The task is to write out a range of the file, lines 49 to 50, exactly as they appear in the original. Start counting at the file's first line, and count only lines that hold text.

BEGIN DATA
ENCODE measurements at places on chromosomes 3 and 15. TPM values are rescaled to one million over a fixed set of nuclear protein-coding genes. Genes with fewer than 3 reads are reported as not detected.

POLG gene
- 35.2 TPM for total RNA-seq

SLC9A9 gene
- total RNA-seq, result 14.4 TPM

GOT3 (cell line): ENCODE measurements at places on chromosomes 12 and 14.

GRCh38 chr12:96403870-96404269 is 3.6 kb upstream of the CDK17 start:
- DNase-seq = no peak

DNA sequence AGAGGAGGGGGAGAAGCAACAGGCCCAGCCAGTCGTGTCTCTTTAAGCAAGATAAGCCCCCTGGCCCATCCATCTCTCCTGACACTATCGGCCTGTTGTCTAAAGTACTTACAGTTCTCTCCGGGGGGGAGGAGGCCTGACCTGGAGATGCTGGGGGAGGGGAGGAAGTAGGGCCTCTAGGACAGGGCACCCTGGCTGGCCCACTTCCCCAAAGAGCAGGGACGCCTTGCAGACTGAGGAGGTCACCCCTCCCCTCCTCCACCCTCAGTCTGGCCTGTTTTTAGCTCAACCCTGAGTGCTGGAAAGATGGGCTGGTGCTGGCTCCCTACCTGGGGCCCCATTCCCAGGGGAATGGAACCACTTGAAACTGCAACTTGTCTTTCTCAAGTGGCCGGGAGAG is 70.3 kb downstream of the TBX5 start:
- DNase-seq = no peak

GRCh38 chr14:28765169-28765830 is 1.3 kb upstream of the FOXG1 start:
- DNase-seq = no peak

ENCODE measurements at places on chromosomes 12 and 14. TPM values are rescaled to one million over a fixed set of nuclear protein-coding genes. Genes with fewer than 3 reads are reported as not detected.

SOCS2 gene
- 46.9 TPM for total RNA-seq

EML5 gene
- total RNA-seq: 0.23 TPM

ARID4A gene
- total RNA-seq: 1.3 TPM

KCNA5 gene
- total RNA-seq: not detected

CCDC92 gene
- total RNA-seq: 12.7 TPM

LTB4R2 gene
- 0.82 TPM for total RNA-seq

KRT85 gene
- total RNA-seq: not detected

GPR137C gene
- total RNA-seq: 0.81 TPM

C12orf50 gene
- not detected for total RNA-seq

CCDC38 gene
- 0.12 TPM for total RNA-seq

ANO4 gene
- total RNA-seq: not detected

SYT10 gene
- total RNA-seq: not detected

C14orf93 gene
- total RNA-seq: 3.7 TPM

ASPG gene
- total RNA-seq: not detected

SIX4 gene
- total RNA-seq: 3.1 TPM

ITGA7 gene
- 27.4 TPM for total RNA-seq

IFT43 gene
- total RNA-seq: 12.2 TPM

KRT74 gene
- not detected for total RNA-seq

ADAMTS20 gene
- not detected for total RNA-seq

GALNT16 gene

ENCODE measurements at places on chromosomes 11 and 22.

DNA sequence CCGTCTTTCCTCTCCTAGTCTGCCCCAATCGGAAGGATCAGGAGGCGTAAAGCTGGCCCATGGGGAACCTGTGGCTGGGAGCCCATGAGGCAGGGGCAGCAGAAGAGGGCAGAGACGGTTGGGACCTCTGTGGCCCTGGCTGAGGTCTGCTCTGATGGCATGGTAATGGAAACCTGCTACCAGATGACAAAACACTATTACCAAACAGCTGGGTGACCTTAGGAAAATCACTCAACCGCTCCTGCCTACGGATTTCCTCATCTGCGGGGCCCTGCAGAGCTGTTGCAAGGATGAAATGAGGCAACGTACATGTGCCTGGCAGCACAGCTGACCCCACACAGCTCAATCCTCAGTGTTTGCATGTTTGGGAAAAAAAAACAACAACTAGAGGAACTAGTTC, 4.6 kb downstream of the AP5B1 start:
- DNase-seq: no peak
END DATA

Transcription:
- not detected for total RNA-seq

ADAMTS20 gene